Major breakthroughs in attempts to ectopically induce insulin-producing cells were achieved when these master regulators of pancreatic development were combined. Of note, the combination of MafA, Pdx1 and NeuroD1 synergistically increased insulin expression in the liver in vivo and ameliorated glucose tolerance in a streptozotocin-induced mouse model of Diabetes mellitus 154. Melton and colleagues utilized an unbiased, systematic approach to identify transcription factor combinations that could convert pancreatic exocrine cells (acinar cells) into insulin-producing β cells in vivo 36. Of the 20 transcription factors that are expressed in pancreatic endocrine progenitors or mature β-cells 113, they focused on the 9 genes that exhibited defects in β-cell specification or differentiation when deleted in mice. As a proof of principle, all 9 factors were directly introduced into the adult pancreas with adenoviral vectors. One month after viral injection, insulin-expressing cells were observed at ectopic sites throughout the pancreas. After eliminating the genes that were not required for this effect, they found that the combination of Pdx1, Ngn3 (or NeuroD1), and MafA was sufficient to convert exocrine cells into functional β-like cells with high efficiency (>20% of co-infected cells). The conversion process was rapid, with the first signs of insulin expression appearing after only 3 days; it could occur in the absence of cell division; and it appeared to be stable over a period of months in the absence of transgene expression. Importantly, the induced β-cells secreted insulin, recruited vasculature, and rescued streptozotocin-induced hyperglycemia in adult animals, demonstrating that the reprogrammed cells had attained functional properties. Lineage tracing analysis utilizing a mouse strain expressing CreERT2 under the control of a mature acinar cell specific promoter (Cpa1) confirmed that the induced β-cells were derived from terminally differentiated exocrine cells. Interestingly, attempts by the authors to reprogram skeletal muscle (in vivo) and mouse embryonic fibroblasts (in vitro) using these genes were unsuccessful.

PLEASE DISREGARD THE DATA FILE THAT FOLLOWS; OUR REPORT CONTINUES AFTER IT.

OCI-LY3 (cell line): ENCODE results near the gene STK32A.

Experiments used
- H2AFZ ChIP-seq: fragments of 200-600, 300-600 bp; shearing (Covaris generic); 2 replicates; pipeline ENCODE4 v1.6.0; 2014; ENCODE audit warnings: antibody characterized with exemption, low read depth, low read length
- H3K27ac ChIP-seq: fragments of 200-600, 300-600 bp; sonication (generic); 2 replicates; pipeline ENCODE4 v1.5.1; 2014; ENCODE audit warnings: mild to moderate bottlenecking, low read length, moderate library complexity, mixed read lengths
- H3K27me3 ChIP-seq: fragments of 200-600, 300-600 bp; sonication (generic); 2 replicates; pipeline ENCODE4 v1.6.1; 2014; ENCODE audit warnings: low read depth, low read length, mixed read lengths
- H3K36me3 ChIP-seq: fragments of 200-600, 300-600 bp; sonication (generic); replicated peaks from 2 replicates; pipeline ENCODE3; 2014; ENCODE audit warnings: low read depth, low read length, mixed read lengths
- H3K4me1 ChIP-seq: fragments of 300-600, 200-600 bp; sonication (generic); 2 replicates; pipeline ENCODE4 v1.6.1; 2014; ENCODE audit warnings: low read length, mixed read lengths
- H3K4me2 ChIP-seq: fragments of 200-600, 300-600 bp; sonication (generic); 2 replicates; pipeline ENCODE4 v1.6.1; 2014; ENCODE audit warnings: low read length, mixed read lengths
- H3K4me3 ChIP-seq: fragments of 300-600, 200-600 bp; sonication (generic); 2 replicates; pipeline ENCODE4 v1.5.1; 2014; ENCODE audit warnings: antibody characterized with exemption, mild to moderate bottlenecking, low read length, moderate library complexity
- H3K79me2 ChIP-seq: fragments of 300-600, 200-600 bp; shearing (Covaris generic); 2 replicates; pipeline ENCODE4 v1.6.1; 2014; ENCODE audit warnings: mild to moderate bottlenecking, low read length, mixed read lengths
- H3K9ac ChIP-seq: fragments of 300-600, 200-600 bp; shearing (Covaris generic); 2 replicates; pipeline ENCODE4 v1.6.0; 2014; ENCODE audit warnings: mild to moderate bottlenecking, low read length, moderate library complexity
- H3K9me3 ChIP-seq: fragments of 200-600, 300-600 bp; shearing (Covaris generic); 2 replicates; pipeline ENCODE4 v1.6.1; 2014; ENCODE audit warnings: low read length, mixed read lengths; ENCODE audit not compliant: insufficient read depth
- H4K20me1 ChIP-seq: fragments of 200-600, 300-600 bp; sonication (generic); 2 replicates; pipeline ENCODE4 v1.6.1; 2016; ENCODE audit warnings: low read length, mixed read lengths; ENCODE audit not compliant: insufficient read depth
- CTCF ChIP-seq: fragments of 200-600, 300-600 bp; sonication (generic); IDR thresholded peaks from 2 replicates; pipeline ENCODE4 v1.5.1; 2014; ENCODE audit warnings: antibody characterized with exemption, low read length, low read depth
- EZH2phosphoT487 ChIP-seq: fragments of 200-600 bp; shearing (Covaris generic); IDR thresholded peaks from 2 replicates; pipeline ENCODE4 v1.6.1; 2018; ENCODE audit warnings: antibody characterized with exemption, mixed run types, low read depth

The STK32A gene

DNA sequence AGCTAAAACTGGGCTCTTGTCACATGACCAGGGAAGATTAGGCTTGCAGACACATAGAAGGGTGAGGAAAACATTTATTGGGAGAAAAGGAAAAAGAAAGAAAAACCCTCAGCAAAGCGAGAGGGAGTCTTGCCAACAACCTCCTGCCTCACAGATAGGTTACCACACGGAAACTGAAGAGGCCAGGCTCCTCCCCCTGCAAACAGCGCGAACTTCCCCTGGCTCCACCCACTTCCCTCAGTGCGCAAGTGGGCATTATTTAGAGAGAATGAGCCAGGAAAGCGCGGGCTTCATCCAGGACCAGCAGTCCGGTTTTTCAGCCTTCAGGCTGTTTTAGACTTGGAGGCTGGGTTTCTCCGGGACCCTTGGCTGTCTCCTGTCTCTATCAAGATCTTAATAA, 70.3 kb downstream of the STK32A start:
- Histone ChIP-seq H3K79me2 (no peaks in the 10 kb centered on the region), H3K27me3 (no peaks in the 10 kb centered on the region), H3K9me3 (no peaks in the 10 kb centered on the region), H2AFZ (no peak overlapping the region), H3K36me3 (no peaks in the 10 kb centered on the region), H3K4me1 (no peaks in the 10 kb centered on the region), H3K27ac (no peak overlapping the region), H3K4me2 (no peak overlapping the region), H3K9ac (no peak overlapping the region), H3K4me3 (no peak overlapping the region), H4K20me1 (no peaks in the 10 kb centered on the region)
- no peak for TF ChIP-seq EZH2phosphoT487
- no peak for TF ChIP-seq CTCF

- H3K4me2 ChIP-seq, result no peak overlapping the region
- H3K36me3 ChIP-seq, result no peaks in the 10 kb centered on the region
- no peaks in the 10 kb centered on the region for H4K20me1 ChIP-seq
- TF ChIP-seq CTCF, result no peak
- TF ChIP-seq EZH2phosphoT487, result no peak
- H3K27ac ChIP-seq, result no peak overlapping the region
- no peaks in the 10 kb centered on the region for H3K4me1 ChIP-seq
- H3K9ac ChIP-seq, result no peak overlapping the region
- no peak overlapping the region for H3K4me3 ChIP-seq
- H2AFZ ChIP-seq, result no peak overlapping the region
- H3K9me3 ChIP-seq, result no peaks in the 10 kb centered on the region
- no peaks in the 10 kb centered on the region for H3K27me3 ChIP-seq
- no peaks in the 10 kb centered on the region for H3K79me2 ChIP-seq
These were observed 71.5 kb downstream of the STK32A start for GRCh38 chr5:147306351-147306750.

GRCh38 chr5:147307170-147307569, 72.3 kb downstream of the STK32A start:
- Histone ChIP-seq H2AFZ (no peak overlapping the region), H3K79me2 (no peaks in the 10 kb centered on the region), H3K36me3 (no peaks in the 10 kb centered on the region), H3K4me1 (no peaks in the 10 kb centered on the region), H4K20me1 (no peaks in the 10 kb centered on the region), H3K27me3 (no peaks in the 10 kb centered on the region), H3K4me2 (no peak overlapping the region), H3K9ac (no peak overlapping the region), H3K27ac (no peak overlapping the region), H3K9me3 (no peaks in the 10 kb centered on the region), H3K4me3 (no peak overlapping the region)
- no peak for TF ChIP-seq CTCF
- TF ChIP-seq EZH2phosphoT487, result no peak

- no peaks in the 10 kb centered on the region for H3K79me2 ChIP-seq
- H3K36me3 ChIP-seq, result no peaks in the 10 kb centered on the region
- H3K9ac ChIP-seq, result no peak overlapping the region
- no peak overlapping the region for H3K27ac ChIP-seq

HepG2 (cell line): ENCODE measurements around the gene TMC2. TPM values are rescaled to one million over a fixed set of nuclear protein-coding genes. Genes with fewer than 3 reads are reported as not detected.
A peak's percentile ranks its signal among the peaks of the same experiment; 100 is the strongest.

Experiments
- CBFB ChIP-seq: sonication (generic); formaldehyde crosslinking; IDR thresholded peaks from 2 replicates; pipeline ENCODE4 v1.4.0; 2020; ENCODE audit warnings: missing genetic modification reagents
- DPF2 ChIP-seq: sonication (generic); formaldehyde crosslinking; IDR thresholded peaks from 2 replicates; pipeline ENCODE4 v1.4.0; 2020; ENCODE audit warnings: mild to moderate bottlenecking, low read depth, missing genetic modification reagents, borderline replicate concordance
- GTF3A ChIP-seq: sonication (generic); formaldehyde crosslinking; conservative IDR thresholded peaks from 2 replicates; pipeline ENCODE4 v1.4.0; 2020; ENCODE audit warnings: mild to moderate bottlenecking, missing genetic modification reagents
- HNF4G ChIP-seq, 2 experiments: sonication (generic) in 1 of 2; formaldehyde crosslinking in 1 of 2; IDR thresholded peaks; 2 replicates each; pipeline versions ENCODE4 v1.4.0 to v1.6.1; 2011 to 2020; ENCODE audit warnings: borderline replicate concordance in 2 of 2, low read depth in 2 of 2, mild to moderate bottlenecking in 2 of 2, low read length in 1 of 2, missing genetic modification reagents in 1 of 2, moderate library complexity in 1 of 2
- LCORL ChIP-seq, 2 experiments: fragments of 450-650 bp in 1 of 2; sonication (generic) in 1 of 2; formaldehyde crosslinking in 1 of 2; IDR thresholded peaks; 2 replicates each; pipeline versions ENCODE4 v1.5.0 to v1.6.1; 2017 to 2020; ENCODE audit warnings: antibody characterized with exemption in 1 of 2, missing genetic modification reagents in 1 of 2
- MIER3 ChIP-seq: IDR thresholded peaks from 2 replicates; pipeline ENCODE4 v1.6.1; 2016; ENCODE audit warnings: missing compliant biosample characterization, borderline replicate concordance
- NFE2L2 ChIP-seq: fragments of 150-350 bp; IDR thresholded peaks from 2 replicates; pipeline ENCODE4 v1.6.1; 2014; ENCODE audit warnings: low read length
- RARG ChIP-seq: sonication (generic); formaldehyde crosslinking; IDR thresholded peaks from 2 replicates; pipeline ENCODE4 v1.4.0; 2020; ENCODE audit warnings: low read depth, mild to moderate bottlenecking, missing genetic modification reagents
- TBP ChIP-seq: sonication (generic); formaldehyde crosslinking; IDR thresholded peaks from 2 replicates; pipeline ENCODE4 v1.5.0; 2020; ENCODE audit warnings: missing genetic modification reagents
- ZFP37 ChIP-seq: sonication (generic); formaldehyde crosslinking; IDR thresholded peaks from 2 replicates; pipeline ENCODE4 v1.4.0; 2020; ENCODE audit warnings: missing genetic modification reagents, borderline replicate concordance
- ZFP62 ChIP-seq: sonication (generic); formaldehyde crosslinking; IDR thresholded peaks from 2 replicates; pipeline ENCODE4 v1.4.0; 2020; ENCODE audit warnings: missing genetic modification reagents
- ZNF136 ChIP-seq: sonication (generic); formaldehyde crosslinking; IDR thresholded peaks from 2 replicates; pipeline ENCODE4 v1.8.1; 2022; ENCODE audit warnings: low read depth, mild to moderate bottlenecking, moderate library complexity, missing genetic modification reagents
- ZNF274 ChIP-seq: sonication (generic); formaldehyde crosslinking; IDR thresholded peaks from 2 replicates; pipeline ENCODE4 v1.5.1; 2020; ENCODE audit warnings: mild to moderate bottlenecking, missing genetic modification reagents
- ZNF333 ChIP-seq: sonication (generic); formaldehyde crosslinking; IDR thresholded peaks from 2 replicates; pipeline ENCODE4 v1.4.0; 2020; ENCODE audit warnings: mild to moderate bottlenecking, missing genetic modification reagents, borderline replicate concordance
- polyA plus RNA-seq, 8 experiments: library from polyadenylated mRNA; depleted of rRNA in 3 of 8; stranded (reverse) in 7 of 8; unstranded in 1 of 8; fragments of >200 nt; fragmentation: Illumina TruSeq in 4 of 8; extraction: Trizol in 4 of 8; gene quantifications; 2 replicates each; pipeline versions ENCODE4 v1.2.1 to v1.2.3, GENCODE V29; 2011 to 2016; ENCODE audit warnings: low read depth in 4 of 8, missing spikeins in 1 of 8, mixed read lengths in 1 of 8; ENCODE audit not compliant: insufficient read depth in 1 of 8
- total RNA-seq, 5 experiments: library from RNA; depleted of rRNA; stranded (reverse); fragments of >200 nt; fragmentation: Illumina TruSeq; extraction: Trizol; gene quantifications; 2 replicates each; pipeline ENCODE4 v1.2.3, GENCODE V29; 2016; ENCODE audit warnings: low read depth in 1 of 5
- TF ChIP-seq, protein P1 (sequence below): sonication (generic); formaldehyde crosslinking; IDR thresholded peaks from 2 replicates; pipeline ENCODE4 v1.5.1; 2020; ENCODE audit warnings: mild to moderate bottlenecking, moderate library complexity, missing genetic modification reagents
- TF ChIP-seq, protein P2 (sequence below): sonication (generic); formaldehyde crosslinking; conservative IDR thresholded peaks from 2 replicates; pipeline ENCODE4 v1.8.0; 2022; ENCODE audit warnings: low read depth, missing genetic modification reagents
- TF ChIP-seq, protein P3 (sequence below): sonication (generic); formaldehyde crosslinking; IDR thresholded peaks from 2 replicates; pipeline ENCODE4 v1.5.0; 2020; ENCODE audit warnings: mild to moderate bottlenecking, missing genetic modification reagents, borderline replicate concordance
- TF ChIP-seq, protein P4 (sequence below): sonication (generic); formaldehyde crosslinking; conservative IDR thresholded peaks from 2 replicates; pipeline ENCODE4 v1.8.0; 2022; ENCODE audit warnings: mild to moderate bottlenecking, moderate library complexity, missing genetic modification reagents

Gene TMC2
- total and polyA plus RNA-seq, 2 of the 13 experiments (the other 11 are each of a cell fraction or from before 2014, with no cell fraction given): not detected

It is noteworthy that many of these reprogramming factors function not only during the development (i.e. specification stages) of endocrine lineages but also in the continued maintenance of proper function in mature β-cells. Similar to the situation in the heart and hematopoietic system, this suggests that these genes act in a feed-forward manner to control the development of β-cells. This raises the question of the relative contribution of “specification” versus “terminal differentiation” functions of reprogramming factors. Furthermore, it will be interesting to determine whether factors that are normally involved in tissue specification (i.e. selector genes) are critical for establishing an appropriate chromatin context for reprogramming factors to be fully functional. This could be addressed if the specification and differentiation functions of Pdx1 could be functionally separated, similar to the functional differences that underlie specification-competence in MyoD/Myf5 compared to myogenin and MRF4. In this regard, it might be equally informative to pay careful attention to the genes that are known to be critical regulators of organ development but are not required to induce lineage conversion 36, 116. How do these genes differ from those that are competent to induce lineage reprogramming? Genome-wide location studies may begin to shed light on this question by determining the degree of co-regulation of various sets of target genes throughout different stages of endoderm development. This would also allow for detailed studies of the cis-regulatory logic of individual sets of promoters and enhancers that are co-regulated by these genes (e.g. the insulin promoter).